A Ken Kesey Christmas (For Tim)

Three days before Christmas, on a Saturday afternoon, two couples drank in a Nehalem Tavern called The Rain Blow Inn. The joint was famous for its Saturday prime rib special and crusty owner Mary, who greeted every person with the same greeting: “You gettin’ off or just gettin’ off?”

It was sleeting outside the Rain Blow, leaking inside, watering the dead plants, and about dozen men and women all appearing anywhere from 40 to 70 years old, or Oregon Tavern Age (OTA), drank cheap beer and carved up the prime rib like the citizens of Whoville carved up the roast beast.

One of the couples hailed from Portland. He was a mad poet and she was his moody moll. They drank fine tequila out of snifters. The other couple lived in Nehalem. She was a Hunter S. Thompson kind of social worker, he was an amateur Ken Kesey scholar. They drank black beers.

A college bowl game played silently on television. On the jukebox, deep cuts by Rush chosen by the poet rocked the room. The poet was reciting his latest poem, about a fishermen who drowned in tennis shoes.

A pounding rattled the front door. Everyone ignored it. The pounding continued and grew louder.

The poet stopped reciting and walked to the door. He pushed it open and got blasted with a shotgun spread of sleet that nearly knocked him over. He managed to hold the door ajar and a large man wearing a tattered red parka and tan slacks wheeled himself into the Rain Blow in a creaking, duct-taped wheelchair. His bare feet rested on the metal footplate. They were purple and swollen. His boots were tied around his neck. He wore no hat. His beard was white and scraggly. He carried possessions in two greasy backpacks secured to the sides of the wheelchair.

He was the spitting disheveled image of Ken Kesey’s Santa Claus from One Flew Over the Cuckoo’s Nest, the dazed and confused hobo who showed up at the asylum on Christmas Eve and Nurse Ratched locked up and wanted to lobotomize.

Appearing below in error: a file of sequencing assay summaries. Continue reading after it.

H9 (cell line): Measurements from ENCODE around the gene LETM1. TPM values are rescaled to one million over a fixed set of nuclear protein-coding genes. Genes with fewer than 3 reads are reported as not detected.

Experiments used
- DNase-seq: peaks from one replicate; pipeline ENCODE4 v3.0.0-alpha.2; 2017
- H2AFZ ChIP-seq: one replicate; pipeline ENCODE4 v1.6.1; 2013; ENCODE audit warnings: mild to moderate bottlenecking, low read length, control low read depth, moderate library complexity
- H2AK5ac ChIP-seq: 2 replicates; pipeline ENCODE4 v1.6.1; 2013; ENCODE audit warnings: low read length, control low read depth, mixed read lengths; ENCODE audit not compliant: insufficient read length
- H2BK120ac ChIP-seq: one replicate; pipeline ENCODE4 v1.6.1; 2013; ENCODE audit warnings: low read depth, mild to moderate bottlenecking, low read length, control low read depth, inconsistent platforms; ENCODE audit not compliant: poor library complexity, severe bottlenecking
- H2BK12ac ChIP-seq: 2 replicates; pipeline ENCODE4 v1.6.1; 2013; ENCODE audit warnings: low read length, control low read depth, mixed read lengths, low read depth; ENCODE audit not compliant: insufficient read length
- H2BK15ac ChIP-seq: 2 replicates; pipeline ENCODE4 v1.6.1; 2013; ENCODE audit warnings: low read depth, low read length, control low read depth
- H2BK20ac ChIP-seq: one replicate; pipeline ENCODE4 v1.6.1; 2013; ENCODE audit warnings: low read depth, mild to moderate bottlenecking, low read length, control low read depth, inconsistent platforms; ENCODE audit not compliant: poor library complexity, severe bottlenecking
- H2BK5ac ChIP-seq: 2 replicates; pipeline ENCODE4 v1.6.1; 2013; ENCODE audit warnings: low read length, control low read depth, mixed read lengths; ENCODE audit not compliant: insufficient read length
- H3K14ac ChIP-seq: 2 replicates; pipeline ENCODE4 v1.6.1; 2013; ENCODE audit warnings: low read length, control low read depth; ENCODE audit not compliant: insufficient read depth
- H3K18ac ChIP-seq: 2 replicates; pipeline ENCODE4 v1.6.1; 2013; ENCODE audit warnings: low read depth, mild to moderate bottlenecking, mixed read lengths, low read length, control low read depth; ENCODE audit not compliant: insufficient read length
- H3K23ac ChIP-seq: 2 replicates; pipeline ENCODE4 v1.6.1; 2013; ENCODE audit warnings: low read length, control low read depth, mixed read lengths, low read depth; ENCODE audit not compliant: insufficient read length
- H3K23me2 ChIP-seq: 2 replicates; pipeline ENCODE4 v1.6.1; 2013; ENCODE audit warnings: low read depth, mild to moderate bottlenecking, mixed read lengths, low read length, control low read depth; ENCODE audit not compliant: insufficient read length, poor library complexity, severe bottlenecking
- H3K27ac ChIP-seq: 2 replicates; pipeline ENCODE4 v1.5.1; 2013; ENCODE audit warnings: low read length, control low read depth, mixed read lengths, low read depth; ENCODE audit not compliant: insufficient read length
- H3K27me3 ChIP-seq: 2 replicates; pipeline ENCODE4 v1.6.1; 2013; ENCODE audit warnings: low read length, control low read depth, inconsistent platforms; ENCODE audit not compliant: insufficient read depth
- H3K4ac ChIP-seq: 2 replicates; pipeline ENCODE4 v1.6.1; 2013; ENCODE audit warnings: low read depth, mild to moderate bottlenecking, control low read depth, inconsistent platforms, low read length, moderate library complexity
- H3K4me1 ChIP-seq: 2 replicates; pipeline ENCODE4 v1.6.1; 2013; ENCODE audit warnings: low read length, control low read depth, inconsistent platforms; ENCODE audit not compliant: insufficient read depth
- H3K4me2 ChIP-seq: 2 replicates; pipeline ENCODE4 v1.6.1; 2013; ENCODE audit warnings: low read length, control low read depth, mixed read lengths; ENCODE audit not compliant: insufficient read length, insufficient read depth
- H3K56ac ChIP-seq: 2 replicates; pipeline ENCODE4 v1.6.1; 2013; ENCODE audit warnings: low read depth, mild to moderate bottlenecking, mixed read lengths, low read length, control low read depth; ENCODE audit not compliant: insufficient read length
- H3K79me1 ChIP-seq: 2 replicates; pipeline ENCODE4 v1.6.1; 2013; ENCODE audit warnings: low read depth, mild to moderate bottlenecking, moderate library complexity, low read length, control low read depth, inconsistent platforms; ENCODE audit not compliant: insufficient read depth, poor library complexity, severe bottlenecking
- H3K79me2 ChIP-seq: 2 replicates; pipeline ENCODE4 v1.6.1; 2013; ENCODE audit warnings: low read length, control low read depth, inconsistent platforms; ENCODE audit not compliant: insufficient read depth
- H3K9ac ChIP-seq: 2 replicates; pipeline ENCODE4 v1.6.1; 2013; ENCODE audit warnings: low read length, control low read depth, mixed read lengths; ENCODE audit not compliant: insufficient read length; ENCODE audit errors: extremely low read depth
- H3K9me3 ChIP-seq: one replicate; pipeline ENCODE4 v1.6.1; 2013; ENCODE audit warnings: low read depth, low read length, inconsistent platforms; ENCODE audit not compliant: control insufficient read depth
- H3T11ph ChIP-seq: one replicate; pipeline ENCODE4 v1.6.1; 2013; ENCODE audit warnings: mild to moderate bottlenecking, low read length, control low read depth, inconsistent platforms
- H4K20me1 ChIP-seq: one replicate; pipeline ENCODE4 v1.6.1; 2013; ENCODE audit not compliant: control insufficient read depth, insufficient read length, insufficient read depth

On his way to the bar, he ran into the fake Christmas tree and left it teetering like a punch drunk fighter. No one at the Rain Blow seemed to know the man. He parked under the overhead Reznor heater blowing out gusts of warmth.

The poet went up to the man. “Where are your socks?” he said.

The man shook his head and looked at the liquor bottles. “Can you help me?” he said.

“Yes,” said the poet.

Everyone watched.

The poet darted out of the bar and across the street to the store that for a century had supplied the clothing and boots for loggers, fishermen, construction workers and hunters. But it was going out of business—the very next day in fact—because the locals now shopped at Wal Mart, Costco and Amazon.

A few minutes later, the poet returned with two pairs of gray wool socks and a yellow Tillamook Cheese stocking cap. He bent down and slipped the socks on the man’s feet. They snagged on his long, yellowed toenails, but the poet somehow got them on. The man smiled, donned the stocking cap, and the poet bought him a J&B Scotch and soda and the prime rib special.

The man ate his prime rib and drank two more scotches in silence. He thanked the poet, put his finger to the side of his nose, twinkled his eyes, and wheeled out of the bar into the cold Nehalem afternoon.

It was then that everyone noticed he had a cedar wreath attached to the back of the wheelchair. In the middle of the wreath was a tiny cross fashioned from milkshake straws.

A debate raged the rest of sodden afternoon whether the man was Jesus resurrected in the nick of time or Ken Kesey’s Santa Claus escaped from the nuthouse and on the lam at Christmas. The Kesey scholar argued for both. The social worker said Jesus would look exactly like that today if he did return. At least for American life. The moll wished they’d learned his name. The poet wanted hobo to return to the vernacular.

The poet started writing a poem about the man on a napkin. The bartender bought the house a round of Fireball in edible candy cane-flavored shot glasses and served up free mashed potatoes and gravy on the side. On the jukebox, Rush’s Christmas album started playing. Rush never released a Christmas album. It did now. Track one: “Little Drummer Boy.” The poet lost his mind, but in a good way.